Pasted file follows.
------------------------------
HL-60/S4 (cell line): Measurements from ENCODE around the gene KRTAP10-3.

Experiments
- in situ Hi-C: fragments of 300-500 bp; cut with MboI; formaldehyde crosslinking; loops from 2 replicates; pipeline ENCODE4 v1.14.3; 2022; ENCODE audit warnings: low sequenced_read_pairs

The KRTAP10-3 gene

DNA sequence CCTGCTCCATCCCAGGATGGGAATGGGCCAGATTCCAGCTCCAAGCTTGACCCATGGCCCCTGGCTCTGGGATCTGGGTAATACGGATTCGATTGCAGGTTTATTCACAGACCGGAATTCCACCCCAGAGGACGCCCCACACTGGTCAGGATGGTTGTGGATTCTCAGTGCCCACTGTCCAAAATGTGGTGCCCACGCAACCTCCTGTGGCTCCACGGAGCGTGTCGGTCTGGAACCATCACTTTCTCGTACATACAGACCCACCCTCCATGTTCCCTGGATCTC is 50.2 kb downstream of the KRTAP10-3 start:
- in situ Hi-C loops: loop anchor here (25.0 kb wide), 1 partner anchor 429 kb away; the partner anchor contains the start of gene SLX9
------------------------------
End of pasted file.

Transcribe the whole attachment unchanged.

HL-60/S4 (cell line): Measurements from ENCODE around the gene KRTAP10-3.

Experiments
- in situ Hi-C: fragments of 300-500 bp; cut with MboI; formaldehyde crosslinking; loops from 2 replicates; pipeline ENCODE4 v1.14.3; 2022; ENCODE audit warnings: low sequenced_read_pairs

The KRTAP10-3 gene

DNA sequence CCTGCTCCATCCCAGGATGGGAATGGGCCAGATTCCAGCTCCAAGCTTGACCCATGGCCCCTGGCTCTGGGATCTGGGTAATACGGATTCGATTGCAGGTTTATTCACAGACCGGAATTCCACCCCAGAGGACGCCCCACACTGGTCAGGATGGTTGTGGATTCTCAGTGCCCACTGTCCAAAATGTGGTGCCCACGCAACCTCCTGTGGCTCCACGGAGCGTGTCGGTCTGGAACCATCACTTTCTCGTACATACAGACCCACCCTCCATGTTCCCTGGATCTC is 50.2 kb downstream of the KRTAP10-3 start:
- in situ Hi-C loops: loop anchor here (25.0 kb wide), 1 partner anchor 429 kb away; the partner anchor contains the start of gene SLX9